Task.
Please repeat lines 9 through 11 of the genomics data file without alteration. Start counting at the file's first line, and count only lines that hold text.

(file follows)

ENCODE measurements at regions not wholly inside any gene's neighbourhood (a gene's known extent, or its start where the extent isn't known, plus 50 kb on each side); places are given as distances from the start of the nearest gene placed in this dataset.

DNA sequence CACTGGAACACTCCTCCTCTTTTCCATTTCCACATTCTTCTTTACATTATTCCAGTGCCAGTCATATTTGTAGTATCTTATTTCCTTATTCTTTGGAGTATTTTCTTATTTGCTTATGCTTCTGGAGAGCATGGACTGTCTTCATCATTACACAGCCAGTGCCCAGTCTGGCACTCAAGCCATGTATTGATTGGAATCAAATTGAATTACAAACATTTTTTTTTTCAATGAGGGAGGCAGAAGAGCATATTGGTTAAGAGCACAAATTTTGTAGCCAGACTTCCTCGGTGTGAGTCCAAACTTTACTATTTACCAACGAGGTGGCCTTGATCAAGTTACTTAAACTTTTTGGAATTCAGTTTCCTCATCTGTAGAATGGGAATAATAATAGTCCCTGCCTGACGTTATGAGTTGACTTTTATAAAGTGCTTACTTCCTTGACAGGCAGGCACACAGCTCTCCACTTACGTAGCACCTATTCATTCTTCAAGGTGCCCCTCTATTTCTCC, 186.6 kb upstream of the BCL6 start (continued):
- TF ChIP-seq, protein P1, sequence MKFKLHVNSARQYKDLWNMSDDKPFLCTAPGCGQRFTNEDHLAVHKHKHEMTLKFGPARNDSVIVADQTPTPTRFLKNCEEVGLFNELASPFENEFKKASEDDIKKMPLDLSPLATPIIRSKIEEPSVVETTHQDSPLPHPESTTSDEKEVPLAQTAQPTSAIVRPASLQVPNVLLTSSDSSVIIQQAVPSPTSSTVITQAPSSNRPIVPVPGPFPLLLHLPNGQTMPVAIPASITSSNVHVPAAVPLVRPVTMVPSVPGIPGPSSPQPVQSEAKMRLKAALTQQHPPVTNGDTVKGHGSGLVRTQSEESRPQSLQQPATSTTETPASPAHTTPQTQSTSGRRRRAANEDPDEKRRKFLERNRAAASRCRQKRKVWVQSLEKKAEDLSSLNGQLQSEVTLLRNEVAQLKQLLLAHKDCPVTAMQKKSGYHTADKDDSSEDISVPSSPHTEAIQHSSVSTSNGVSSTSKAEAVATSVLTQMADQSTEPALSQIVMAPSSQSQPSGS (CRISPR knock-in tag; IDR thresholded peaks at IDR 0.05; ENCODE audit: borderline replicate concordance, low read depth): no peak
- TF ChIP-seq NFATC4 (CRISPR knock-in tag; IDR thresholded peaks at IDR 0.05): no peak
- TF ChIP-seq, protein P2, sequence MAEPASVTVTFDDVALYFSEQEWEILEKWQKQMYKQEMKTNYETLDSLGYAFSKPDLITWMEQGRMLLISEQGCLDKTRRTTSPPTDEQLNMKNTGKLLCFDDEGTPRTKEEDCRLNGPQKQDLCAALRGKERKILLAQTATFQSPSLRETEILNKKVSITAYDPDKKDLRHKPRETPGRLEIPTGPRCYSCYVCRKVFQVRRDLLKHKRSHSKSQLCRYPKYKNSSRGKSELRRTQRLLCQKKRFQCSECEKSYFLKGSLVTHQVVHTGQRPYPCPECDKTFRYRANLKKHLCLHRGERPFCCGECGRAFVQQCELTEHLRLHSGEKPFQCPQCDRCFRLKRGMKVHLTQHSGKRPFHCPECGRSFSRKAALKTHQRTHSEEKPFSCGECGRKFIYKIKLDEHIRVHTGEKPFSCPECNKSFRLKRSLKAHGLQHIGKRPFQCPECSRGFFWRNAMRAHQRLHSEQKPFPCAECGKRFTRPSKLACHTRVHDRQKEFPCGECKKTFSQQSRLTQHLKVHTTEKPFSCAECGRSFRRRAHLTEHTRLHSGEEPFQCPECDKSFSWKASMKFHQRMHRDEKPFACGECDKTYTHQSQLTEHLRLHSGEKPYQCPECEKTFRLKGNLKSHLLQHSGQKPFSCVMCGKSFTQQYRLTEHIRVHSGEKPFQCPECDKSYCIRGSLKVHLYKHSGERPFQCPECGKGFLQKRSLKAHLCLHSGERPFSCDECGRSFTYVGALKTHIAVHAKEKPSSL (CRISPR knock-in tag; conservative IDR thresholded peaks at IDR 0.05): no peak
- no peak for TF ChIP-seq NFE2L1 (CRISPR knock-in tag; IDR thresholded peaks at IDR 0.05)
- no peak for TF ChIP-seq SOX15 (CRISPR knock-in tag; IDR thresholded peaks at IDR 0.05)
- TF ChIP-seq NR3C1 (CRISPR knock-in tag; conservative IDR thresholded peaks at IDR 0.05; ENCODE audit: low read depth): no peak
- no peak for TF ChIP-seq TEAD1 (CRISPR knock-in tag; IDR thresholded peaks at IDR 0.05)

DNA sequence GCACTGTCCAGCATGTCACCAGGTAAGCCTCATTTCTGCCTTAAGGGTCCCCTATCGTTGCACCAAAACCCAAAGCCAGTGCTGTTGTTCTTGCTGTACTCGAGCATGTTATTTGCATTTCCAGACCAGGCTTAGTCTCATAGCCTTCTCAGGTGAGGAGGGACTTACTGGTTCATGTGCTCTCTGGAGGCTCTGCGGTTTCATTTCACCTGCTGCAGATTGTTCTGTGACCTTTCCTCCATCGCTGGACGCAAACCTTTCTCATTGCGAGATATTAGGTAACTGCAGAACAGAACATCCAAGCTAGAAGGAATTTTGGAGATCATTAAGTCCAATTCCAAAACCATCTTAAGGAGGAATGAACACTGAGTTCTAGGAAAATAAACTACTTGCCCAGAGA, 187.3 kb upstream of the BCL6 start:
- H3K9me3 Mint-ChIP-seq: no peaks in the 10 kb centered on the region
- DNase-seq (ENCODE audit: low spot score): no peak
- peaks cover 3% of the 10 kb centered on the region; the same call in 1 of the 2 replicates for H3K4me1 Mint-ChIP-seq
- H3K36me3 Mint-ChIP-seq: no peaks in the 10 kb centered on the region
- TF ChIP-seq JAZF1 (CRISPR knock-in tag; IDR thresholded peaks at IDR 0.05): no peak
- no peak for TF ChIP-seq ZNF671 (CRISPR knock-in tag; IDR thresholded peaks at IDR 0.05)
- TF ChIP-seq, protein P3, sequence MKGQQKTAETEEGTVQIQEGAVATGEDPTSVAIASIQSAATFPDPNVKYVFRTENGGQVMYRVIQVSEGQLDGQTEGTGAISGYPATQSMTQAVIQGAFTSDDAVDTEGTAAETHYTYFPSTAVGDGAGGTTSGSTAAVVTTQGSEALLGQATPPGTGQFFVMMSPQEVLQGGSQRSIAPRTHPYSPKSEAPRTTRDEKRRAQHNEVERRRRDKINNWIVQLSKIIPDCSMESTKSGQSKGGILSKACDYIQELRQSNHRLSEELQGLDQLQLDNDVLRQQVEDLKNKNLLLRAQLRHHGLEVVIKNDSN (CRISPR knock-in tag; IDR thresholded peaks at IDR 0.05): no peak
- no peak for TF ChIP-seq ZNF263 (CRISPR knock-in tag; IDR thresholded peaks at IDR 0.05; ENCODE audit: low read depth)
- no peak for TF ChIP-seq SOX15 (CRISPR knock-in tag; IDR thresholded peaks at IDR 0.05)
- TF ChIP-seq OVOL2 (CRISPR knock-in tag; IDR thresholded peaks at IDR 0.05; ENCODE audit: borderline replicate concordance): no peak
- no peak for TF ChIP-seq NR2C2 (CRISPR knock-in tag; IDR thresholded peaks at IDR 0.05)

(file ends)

- no peak for TF ChIP-seq TEAD1 (CRISPR knock-in tag; IDR thresholded peaks at IDR 0.05)

DNA sequence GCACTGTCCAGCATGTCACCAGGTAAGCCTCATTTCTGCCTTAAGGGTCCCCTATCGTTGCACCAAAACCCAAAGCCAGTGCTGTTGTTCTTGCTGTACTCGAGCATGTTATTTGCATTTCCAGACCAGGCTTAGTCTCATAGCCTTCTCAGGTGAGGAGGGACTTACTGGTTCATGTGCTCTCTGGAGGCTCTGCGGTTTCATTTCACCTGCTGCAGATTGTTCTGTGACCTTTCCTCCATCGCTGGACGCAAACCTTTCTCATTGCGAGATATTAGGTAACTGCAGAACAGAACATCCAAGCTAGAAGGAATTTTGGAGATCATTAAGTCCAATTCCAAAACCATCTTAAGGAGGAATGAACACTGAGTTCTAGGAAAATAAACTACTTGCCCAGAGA, 187.3 kb upstream of the BCL6 start:
- H3K9me3 Mint-ChIP-seq: no peaks in the 10 kb centered on the region